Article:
Rio Roll Call: Slovenian Women Move Into Olympic Position In 800 Free

In continuing our look into how the relays are shaping up headed towards Rio, the women’s 800 free relay lineup looks to have finally solidified with the Slovenian women executing a last ditch effort to move into Olympic position.

As a refresher, here are the FINA qualification rules concerning relays:

  • There shall be a maximum of sixteen (16) qualified teams in each relay event, for a total of 96 relay teams.
  • Each NOC may enter only one (1) team in each relay event.
  • The first 12 placed teams in each relay event at the 16th FINA World Championships in Kazan (RUS) in 2015 shall automatically qualify for the relay events at the 2016 Olympic Games.
  • The remaining four (4) teams per relay event will be the teams with the fastest times in the FINA World Rankings as of 31 May 2016 achieved during the qualification period, in the qualifying events approved by FINA, from 1 March 2015 to 31 May 2016.
  • All swimmers entered in individual events can be used in relays, even if they have not achieved the OST / “B” Time for the corresponding stroke and distance of the relay in which they are entered.
    • Each NOC may enter additional swimmers for relays only (Relay-Only Swimmers), provided that they have achieved at least the OST / “B” Time for the corresponding stroke and distance of the relay in which they are entered.
    • If an NOC enters relay-only swimmers for a specific event, these swimmers must swim either in the heat or final of that relay event. Should a relay-only swimmer not compete, this will lead to the disqualification of the respective team in the final.

*Note that there is an item up for FINA Bureau member vote that has to do with the penalty if a relay-only swimmer fails to compete, which you can read about here.

To the best of our knowledge in light of nations’ Olympic Trials, time trials and the European Championships, here is where we stand with the women’s 800m freestyle relay.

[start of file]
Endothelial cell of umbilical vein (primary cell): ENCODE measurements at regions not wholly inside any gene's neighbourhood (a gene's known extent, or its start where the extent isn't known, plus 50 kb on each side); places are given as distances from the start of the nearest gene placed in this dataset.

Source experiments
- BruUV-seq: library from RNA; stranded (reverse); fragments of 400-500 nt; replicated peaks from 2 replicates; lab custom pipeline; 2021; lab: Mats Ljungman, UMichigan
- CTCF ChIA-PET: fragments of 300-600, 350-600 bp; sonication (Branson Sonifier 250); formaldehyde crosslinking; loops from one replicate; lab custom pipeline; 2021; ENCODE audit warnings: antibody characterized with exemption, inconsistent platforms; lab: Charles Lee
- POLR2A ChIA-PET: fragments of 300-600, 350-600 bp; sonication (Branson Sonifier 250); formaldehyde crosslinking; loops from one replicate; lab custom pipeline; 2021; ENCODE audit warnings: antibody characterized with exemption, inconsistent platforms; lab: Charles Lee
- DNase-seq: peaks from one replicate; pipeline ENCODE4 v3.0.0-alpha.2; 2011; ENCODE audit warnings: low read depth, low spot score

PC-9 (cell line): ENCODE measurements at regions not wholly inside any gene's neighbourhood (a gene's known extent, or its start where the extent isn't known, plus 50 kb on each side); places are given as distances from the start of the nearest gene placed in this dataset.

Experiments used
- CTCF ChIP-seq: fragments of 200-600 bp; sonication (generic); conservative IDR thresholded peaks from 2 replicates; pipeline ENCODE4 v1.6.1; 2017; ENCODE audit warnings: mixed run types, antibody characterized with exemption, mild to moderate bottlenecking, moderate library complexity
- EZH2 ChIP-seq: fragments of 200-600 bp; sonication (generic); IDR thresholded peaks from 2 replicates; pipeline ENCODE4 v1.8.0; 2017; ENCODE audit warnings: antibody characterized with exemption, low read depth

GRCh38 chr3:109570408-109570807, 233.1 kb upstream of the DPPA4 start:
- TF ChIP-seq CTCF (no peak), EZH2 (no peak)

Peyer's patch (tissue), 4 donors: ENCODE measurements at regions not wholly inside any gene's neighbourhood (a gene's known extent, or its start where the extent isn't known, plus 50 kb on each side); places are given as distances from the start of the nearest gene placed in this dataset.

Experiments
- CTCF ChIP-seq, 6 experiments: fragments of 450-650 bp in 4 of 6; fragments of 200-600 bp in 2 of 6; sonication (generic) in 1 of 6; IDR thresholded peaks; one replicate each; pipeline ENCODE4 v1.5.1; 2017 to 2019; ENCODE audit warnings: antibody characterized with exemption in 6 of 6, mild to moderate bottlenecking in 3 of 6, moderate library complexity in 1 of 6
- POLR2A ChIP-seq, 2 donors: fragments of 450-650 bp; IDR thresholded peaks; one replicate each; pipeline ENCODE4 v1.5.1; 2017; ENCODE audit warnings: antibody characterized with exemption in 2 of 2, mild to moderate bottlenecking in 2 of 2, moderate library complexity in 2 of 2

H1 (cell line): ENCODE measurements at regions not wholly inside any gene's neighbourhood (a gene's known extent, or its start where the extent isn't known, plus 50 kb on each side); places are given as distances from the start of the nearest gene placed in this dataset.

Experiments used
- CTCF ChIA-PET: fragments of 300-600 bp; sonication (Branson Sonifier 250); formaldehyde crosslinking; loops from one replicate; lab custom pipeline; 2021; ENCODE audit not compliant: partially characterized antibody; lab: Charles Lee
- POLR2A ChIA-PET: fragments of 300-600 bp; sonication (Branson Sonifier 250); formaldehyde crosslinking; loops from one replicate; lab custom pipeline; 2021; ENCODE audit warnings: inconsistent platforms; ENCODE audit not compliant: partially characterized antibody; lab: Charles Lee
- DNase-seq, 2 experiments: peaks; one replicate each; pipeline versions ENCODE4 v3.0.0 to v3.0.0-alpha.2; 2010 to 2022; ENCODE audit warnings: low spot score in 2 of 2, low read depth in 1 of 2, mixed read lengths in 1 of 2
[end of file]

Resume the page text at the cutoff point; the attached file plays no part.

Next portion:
Women’s 4x200m Freestyle Relay


1. USA 7:45.37*

9. Russia 7:55.19*

2. Italy 7:48.41*

10. Brazil 7:57.15*

3. China 7:49.10*

11. Canada 7:57.31*

4. Sweden 7:50.24*

12. Germany 8:01.48*

5. GBR 7:50.60*

13. Hungary 7:51.63

6. Australia 7:51.02*

14. Netherlands 7:52.06

7. Japan 7:54.62*

15. Spain 7:53.38

8. France 7:55.08*

16. Slovenia 8:00.40

The women’s 800 free relay had some jostling for position at the European Championships, where both Spain and Belgium moved into Olympic position while knocking out Austria and Hong Kong. Belgium finished 7th in the European final in 8:02.67 to move past Austria (8:05.23) for the final Olympic spot, but the Slovenians had something to say about that on the final weekend before the deadline for qualifying expired. The Slovenians put up a time of 8:00.40, just off their national record, to move into the 16th and final qualifying spot leaving Belgium on the outside looking in.

This appears as though it will be Slovenia’s only Olympic relay, as it was four years ago in London where they finished 14th in 8:04.69. Their clocking of 8:00.40 just missed their own national record of 7:59.73 set at the 2012 European Championships in Debrecen. That team was led by 2008 Olympic silver medalist in the 200 freestyle Sara IsakovicAnja Klinar is the only swimmer to swim on both teams. All four from the 2012 Europeans swam at the 2012 Olympics.

Here’s a look at the splits from the foursome that qualified for the Olympics:

  1. Anja Klinar, 1:59.07
  2. Tjasa Pintar, 2:00.26
  3. Spela Bohinc, 2:01.89
  4. Janja Segel, 1:59.18

Final Time: 8:00.40

The current national record from the 2012 European Championships:

  1. Sara Isakovic, 1:59.06
  2. Anja Klinar, 1:59.23
  3. Ursa Bezan, 1:59.98
  4. Mojca Sagmeister, 2:01.46

Final Time: 7:59.73




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7 years ago

James, there was also a change on the Women Medley Relay.
Hong Kong swam the Malasya Open on may 8th and went 4:03:10, taking Spain out of the last spot.

About James Sutherland

James Sutherland

James swam five years at Laurentian University in Sudbury, Ontario, specializing in the 200 free, back and IM. He finished up his collegiate swimming career in 2018, graduating with a bachelor's degree in economics. In 2019 he completed his graduate degree in sports journalism. Prior to going to Laurentian, James swam …

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